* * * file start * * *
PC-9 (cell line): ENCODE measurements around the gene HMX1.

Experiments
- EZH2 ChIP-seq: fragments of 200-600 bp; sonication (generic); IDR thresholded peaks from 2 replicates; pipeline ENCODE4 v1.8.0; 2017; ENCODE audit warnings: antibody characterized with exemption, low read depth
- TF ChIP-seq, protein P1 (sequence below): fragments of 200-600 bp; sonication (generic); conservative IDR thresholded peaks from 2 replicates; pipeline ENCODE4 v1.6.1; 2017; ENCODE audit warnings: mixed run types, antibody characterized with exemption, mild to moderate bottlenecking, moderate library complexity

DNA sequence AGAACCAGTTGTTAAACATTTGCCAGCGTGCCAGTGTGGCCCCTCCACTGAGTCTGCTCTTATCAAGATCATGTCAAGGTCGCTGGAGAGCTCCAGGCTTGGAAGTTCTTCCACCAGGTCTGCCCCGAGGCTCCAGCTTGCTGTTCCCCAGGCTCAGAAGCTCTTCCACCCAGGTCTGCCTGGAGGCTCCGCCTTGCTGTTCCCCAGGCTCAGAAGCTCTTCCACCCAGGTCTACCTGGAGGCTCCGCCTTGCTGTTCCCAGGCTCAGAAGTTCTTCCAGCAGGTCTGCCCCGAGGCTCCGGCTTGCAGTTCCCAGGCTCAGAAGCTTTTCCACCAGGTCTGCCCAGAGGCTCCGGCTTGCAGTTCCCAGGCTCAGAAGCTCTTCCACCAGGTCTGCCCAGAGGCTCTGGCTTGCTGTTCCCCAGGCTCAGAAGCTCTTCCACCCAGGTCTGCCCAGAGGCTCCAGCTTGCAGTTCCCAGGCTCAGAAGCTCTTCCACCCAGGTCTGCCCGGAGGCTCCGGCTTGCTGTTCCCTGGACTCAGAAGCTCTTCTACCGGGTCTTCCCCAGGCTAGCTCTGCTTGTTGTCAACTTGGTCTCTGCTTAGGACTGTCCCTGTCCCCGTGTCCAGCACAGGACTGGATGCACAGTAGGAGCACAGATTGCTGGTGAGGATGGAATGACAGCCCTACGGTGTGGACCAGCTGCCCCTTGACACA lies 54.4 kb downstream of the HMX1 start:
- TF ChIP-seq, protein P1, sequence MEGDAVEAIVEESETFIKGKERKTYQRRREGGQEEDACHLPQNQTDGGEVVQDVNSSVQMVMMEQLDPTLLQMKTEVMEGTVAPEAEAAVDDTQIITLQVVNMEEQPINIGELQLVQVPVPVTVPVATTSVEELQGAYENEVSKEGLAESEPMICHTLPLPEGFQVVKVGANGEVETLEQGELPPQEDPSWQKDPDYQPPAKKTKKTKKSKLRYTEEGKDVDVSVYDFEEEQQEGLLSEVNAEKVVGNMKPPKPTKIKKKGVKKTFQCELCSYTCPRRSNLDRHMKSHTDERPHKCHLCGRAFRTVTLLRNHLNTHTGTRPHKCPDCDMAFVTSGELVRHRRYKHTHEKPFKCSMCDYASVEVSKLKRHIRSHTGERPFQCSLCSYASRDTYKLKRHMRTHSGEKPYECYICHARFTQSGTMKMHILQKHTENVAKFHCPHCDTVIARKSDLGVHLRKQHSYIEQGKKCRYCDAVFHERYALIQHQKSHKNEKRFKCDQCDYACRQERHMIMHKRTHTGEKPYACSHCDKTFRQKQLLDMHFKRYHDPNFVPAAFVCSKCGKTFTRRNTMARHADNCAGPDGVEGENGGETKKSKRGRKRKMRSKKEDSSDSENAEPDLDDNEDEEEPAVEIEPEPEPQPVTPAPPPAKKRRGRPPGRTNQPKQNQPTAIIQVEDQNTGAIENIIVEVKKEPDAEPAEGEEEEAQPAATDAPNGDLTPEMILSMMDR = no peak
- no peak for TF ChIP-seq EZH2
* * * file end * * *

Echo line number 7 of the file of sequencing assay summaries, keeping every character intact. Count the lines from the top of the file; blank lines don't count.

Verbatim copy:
- no peak for TF ChIP-seq EZH2